Interested in Coach Jay's General Strength videos? Click here to check them out.

Tuesday, March 8, 2011

Nike: Getting in Shape

originally posted March 20, 2009 by Coach Jay


Dear Coach Jay, I am an overweight teenager who is looking to lose some serious weight and I've always loved running (even though I was never any good). Is there a course of action or a plan you can give me so that I can lose weight and get in shape without hating or dreading the run? Thank you. Sincerely, Will

Will - I really appreciate your candid email and I hope that what I share will be helpful.

The biggest thing you need to remember is a term that most humans hate - patience. I'm in my 30's and I'm horribly impatient so I'm going to assume that as a teenager it's not your strong suite either. However, what I'm going to suggest takes time and the time it takes to see the results is part of the challenge in front of you, especially since we live in such an instant society.

Over the first 8 weeks the goal is to work out 5-6 days a week, but to keep the running minimal, though you can walk briskly up to 75 or 90 minutes. You'll need to incorporate the General Strength (GS) routines from the videos on video wall. The progression of easy-to-hard exercises are:


You should do two routines from the Myrtl/Back/Lunge group each day for the first two weeks; in weeks three and four you can do all three of those. During the fifth week you should do the Myrtl and the Lunge WU, then go for your run/walk, and then end with 10-15 min of GS after your workout. But again, if you're overweight you need to look at this long term so that you don't sustain a running related injury by running too much, too soon.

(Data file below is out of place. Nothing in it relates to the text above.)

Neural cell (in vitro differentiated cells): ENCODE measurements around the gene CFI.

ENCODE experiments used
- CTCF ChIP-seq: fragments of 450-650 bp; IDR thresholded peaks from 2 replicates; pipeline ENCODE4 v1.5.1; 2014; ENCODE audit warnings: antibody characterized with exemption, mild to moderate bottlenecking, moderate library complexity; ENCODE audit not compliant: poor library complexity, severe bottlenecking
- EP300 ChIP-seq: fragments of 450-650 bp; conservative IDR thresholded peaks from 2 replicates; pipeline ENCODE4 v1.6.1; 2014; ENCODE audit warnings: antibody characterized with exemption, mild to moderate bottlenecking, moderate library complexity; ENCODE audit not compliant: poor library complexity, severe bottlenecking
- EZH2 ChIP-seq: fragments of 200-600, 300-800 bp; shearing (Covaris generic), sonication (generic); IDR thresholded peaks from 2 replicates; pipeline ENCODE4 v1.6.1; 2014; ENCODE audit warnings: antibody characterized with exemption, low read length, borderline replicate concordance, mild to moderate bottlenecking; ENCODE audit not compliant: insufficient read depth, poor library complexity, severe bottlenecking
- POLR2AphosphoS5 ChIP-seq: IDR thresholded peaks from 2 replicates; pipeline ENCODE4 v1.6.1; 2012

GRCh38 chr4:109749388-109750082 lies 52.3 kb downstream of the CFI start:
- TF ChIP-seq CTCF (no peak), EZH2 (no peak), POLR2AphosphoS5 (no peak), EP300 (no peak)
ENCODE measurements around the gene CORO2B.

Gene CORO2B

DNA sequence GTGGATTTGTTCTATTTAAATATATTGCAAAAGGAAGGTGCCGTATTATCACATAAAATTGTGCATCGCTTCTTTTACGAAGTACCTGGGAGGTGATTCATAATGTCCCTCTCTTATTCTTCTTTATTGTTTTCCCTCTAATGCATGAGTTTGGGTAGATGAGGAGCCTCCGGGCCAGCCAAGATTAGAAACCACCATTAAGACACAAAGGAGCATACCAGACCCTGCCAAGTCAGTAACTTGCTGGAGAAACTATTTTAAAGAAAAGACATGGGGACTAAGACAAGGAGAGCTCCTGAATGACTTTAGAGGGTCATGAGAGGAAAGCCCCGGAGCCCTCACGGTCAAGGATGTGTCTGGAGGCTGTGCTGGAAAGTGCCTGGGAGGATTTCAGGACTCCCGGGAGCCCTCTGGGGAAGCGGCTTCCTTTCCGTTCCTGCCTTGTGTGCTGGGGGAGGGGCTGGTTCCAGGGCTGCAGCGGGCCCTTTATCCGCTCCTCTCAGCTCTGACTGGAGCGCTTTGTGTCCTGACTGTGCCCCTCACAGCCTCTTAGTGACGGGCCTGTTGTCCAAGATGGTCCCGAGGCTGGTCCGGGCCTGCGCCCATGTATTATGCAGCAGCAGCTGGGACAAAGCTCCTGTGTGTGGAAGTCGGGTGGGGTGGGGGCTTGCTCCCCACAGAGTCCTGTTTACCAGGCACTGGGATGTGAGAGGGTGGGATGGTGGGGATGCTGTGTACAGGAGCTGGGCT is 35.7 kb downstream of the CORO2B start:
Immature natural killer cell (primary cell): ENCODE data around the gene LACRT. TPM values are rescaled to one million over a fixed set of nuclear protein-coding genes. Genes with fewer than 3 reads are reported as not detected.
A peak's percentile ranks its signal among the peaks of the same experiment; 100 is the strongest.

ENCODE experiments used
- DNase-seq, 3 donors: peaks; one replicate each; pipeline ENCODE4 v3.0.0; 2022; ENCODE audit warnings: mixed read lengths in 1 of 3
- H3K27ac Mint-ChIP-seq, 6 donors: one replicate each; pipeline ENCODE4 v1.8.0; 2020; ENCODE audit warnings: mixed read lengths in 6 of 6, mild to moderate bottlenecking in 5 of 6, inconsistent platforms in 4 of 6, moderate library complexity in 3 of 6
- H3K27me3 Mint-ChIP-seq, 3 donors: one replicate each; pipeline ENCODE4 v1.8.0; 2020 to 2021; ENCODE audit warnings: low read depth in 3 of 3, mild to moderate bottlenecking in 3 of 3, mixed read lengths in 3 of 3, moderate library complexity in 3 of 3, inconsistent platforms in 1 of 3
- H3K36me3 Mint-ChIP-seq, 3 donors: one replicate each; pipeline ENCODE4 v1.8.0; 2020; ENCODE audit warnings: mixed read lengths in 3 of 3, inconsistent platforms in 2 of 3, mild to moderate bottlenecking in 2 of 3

Here is a progression of how GS and running work together:

  1. Strengthen the body
  2. Work the body with GS and non-impact or low-impact aerobic work (i.e. walking and biking before brisk running)
  3. Add running, but don't be afraid to lengthen runs with walking during parts of the run
  4. 4-6 days a week of running with GS as part of your daily routine following those runs.

Finally, the idea of "muscle confusion" is actually true in sports science. You need to embrace the idea that if you want to lose weight, then you're going to need to do other activities in addition to running to really change your body. I ran a ton in college, to the point that my "easy day" was 10 miles, yet I was too tired to join in the twice-weekly informal pull-up contest with my teammates. They ended up running faster than me in all distances, including the 10,000m races. My point is that you want to become stronger - even in your upper body - while you become aerobically fit.

I wish you the best, Will and it's great you’re asking these questions now, since you’ll have the spring and summer months to get into a daily exercise habit. Good luck!

*Coach Jay’s advice is provided as general training information. Use at your own risk. Always consult with your own heath care provider for questions relating to your specific training and nutrition.

Coach Jay coaches athletes at RunnersCoach.com and blogs at CoachJayJohnson.com. If you have a question for Jay, email him here: coachjay@nike.com.